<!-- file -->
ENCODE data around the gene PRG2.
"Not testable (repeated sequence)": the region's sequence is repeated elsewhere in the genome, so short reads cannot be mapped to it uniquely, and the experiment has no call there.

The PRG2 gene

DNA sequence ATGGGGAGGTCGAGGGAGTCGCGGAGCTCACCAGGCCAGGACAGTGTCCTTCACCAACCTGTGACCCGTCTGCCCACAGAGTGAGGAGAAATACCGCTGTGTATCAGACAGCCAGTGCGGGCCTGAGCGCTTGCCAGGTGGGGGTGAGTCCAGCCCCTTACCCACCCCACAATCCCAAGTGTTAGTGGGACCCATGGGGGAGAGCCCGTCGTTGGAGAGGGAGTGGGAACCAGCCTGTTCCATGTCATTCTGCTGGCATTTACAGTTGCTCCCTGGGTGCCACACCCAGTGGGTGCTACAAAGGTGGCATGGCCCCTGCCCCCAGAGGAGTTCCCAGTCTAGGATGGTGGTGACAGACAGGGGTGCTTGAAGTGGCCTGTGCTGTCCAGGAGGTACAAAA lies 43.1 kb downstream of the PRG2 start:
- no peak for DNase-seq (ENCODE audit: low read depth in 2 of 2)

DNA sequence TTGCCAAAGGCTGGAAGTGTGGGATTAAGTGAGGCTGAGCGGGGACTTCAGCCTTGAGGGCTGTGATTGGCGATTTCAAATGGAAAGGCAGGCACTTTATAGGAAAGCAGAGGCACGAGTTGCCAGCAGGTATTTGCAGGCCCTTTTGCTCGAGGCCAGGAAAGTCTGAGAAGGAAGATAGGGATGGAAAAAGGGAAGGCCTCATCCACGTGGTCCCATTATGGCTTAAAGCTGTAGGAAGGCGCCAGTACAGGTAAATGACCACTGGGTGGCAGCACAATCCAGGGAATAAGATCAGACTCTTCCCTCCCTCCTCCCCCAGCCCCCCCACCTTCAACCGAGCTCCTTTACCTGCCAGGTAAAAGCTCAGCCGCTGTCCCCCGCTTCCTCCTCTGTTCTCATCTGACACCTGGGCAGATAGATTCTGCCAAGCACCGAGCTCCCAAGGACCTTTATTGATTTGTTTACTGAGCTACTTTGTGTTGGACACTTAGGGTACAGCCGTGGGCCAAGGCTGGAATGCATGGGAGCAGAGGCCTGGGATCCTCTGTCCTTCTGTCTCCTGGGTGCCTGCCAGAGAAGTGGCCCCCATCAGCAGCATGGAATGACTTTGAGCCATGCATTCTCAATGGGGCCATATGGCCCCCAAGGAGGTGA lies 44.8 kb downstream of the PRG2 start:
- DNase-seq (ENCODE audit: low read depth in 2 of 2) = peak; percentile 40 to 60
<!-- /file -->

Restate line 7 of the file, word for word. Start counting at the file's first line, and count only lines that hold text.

- DNase-seq (ENCODE audit: low read depth in 2 of 2) = peak; percentile 40 to 60